Agents of Socialization
Being a rather typical representative of my generation, I have experienced numerous influences that shaped my self-representation as a female and my overall perception of what roles men and women should play in society. Among multiple agents of socialization, I might single out family, peers, and media, as those contributing the most to my gender roles identification. Firstly, my family taught me that women and men have different responsibilities when it comes to performing chores and housework. From my parents, I learned that men should do all the hard work that requires strength, and women should take care of children and do the so-called ‘feminine’ work, such as cooking, cleaning, washing, and others.
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Secondly, my peers at school also shaped my idea about genders. For example, when in the playground or at a birthday party, we as children always separated into gendered groups, where boys played with guns and girls with dolls. Such a separation based on gender influenced my understanding of the significant differences between males and females. Thirdly, media was one of the most influential determinants of socialization in my teenage years since I spent much time online and watching TV. The media representation of genders taught me that women need to prioritize their looks over education or self-realization.
Ways of Agents’ Influence
These three agents of socialization influenced me by different means; however, most of them were implicit and did not articulate the rules directly. Although the socialization messages that I received from my mother when I was a little girl were rather explicit. My mother explained how I had to dress and how I needed to behave to be a nice girl. The language my mother and other members of the family used defined gender roles as opposing ones. At the same time, my father always opened the door for my mother and helped her lift heavy things, which subtly taught me that women need help from men.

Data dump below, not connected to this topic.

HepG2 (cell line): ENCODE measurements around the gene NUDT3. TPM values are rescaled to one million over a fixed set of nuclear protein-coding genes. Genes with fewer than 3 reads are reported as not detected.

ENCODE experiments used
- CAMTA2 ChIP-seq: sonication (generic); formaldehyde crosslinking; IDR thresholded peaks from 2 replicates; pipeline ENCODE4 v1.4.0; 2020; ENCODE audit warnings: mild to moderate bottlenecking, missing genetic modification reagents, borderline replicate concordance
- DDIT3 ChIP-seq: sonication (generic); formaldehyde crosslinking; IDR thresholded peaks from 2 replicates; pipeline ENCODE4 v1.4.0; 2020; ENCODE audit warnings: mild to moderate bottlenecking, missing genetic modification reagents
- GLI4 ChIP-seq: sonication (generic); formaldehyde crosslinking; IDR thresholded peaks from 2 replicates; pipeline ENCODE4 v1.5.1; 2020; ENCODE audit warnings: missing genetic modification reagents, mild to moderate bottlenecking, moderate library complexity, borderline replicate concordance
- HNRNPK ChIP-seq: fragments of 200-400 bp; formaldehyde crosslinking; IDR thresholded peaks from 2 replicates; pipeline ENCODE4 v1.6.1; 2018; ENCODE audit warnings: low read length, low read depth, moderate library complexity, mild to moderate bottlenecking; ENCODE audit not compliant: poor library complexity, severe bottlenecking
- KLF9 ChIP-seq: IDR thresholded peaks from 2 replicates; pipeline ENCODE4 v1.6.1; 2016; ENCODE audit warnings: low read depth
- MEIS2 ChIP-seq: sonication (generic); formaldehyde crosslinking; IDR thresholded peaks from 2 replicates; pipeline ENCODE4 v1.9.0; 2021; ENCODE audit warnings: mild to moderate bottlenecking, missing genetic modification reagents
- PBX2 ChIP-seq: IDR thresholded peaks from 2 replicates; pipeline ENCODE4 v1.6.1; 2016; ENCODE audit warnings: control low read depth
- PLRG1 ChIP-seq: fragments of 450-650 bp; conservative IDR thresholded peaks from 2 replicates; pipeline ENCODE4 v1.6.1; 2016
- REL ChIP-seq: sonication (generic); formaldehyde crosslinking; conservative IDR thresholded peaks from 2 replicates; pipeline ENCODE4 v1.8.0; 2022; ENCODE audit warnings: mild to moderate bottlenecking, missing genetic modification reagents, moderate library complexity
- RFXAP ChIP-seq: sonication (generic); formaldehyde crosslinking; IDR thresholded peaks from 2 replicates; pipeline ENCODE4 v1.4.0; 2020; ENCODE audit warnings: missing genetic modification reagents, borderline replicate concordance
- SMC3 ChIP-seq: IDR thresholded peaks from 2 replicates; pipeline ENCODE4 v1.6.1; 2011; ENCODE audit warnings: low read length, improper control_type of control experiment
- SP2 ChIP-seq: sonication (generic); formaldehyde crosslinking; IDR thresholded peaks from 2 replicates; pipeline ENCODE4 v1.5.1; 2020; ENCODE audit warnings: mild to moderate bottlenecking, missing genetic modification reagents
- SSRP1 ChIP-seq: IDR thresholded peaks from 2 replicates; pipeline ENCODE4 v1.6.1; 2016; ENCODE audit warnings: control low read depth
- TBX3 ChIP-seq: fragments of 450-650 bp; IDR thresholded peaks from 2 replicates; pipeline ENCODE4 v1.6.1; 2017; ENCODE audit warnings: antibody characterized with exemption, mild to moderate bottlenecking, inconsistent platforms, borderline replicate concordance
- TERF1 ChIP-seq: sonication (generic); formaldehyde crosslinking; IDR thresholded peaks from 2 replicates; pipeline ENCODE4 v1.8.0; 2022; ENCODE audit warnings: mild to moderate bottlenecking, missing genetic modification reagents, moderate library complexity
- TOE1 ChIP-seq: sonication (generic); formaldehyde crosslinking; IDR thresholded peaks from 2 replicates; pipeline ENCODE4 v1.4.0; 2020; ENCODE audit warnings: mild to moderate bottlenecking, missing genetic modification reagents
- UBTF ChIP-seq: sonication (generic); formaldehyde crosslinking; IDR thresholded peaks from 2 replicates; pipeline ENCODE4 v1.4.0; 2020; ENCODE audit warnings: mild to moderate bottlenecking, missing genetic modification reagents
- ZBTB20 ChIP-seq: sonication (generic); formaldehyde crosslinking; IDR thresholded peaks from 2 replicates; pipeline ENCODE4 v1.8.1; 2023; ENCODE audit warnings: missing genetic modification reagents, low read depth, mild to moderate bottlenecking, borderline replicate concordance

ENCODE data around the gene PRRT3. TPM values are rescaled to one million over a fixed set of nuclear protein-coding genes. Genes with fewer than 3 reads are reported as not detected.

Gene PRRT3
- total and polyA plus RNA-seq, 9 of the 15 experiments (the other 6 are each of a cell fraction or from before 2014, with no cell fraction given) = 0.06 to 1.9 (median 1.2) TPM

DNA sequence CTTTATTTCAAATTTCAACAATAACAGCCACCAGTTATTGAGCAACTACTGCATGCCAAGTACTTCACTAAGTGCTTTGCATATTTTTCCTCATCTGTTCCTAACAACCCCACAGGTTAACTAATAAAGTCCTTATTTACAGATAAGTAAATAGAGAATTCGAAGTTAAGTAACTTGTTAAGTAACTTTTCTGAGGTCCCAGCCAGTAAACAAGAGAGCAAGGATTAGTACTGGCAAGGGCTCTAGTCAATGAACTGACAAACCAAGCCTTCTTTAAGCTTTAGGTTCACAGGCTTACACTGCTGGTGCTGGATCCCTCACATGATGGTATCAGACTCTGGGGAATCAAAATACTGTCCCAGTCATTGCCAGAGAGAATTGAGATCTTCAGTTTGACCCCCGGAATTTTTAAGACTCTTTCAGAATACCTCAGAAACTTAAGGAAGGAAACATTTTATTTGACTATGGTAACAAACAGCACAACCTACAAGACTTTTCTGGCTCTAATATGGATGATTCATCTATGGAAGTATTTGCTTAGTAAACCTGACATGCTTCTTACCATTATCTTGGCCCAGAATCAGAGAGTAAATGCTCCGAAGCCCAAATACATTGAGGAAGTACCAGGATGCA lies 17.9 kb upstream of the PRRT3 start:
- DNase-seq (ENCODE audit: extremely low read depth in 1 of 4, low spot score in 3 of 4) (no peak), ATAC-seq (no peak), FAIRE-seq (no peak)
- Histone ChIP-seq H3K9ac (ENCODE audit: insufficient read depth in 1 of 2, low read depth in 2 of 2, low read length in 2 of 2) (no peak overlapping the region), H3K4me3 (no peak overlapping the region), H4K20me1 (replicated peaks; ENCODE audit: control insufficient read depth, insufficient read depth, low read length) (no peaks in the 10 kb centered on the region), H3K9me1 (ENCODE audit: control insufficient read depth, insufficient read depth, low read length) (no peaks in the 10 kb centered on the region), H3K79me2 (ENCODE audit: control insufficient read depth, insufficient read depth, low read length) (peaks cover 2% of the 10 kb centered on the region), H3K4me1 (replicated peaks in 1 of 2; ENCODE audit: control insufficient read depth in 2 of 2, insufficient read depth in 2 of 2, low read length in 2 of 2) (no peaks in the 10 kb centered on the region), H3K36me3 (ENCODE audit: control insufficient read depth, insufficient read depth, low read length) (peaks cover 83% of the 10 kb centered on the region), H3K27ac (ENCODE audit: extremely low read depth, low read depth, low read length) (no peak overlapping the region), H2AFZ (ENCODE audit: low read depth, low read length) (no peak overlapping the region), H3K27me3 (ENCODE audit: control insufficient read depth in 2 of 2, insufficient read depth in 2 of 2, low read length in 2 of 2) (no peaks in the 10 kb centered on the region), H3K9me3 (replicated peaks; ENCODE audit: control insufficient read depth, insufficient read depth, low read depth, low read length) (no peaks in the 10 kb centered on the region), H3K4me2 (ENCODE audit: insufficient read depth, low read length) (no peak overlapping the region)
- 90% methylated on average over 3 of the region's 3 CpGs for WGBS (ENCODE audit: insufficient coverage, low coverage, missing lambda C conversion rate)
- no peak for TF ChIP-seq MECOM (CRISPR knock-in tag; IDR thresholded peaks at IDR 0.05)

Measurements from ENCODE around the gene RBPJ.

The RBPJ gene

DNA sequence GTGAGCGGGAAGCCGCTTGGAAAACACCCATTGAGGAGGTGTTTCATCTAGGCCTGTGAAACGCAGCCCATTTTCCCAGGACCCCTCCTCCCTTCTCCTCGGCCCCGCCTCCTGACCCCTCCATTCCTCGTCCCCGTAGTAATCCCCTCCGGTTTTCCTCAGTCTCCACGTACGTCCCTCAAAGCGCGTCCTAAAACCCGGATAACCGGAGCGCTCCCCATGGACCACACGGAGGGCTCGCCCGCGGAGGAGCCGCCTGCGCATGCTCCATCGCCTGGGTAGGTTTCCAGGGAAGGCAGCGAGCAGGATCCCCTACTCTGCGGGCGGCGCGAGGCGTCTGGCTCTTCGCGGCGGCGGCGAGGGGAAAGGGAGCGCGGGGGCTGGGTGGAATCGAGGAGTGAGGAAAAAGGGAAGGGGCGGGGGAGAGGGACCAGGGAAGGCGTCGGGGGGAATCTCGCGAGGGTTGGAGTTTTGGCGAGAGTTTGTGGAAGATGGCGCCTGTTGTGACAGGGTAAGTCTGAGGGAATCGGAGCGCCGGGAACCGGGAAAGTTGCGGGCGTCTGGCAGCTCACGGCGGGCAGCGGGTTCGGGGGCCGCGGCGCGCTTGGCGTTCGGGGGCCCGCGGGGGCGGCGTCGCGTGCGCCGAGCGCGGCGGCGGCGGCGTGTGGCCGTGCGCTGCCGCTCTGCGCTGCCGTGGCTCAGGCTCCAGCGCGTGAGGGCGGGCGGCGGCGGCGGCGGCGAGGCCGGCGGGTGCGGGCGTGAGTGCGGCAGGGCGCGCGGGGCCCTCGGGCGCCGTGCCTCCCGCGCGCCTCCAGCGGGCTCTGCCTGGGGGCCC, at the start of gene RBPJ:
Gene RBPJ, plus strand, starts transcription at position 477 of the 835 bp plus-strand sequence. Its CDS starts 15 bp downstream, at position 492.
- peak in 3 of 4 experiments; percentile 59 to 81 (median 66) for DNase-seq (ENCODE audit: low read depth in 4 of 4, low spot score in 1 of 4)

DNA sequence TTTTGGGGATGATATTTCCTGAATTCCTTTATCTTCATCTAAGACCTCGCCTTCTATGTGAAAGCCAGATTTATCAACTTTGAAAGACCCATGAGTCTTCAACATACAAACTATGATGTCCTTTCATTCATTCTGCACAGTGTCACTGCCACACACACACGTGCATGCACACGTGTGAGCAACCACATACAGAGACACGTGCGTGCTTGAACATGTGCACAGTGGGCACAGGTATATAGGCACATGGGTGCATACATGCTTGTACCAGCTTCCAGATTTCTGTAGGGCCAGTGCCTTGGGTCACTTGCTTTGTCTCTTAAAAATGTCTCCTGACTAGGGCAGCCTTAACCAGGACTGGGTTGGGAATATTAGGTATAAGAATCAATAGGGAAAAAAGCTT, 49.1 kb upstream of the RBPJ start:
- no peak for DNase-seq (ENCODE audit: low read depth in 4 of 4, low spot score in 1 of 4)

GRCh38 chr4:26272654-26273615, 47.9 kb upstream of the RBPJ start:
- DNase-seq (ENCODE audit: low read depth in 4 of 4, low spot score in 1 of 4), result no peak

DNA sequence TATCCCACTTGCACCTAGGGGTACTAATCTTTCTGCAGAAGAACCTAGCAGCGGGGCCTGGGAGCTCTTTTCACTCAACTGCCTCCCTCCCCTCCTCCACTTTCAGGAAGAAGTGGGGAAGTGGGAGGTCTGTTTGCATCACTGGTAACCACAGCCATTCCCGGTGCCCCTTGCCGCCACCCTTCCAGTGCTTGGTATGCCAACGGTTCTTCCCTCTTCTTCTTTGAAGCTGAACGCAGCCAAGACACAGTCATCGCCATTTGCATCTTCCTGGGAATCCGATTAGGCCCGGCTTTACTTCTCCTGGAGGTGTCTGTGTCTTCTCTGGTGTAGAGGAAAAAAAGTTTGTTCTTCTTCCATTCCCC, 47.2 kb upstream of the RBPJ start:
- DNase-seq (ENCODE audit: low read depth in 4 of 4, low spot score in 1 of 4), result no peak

As for the peers’ influence, the interaction with my friends, and the long-lasting patterns of behavior in a mixed group indirectly defined how each gender should behave. More specifically, the typical topics for discussion among my girlfriends were toys, cartoons, female singers, or boys. Since the majority of the group acted in a certain way, I followed the pattern and adopted it.
Finally, the media never addressed any gender-specific issues directly but developed a built a particular social context from which I could retrieve some implications concerning gender roles expected by society. The films and advertisement predominantly represented women as fragile creatures whose appearance is the top priority, while men were portrayed as strong independent individuals who dominate over women. Popular romantic comedies also imposed behavioral patterns in relationships between men and women.
Despite extensive influences of a number of socialization agents, I managed not to conform to the imposed roles. I was able to filter the influences and develop my own understanding of my gender role regardless of the patterns imposed by family, peers, or media. The reason why I think so is that I purposefully used other sources of information that appealed to rational and progressive thinking when analyzing gender roles. Such wide-spread issues as sexism and domestic violence demonstrate how patriarchal society diminishes the role of women.
However, the advancement in women’s movements and the gender equality promotion allowed me to revise both explicit and implicit messages I received from the agents of socialization throughout my life. At the same time, some of the behavioral patterns that I adopted from my mother remain pertinent in my life. They predominantly concern the female appearance, which should fit the generally accepted image of a woman.
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Implications for the Future
Taking into account my personal experience, I think it is important to be more equality oriented when teaching children about gender roles. Although there exist some radical approaches to bringing up children in a gender-free environment, I believe such methods are exaggerated. Children should understand who they are but should not be imposed with artificially attributed social functions. I will not teach my children the same lessons I was taught because I want them to be less dependent on their gender self-identification. It is essential for both boys and girls to understand the importance of their personalities, talents, genuine preferences, and characters to help them in their self-perception.
My opinion is based on the overall adverse social tendencies in relation to genders, where women are exposed to domestic violence, limited employment opportunities, and wage inequality. Future generations have all the tools to change it and transform how gender roles are perceived now. Therefore, I suggest that the best message that might be addressed to young men and women is that both genders are equal in capabilities, talent, and social integration. Despite significant physiological differences, they both are individuals who live in the same society. Thus, it is crucial not to mistake gender for sex and not to apply its characteristics to the social roles people play.